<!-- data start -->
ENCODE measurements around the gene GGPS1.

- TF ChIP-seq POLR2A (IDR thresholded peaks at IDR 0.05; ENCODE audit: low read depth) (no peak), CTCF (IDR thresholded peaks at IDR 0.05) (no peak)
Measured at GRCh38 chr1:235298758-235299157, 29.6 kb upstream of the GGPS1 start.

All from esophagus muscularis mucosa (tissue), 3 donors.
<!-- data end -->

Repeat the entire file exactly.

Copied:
ENCODE measurements around the gene GGPS1.

- TF ChIP-seq POLR2A (IDR thresholded peaks at IDR 0.05; ENCODE audit: low read depth) (no peak), CTCF (IDR thresholded peaks at IDR 0.05) (no peak)
Measured at GRCh38 chr1:235298758-235299157, 29.6 kb upstream of the GGPS1 start.

All from esophagus muscularis mucosa (tissue), 3 donors.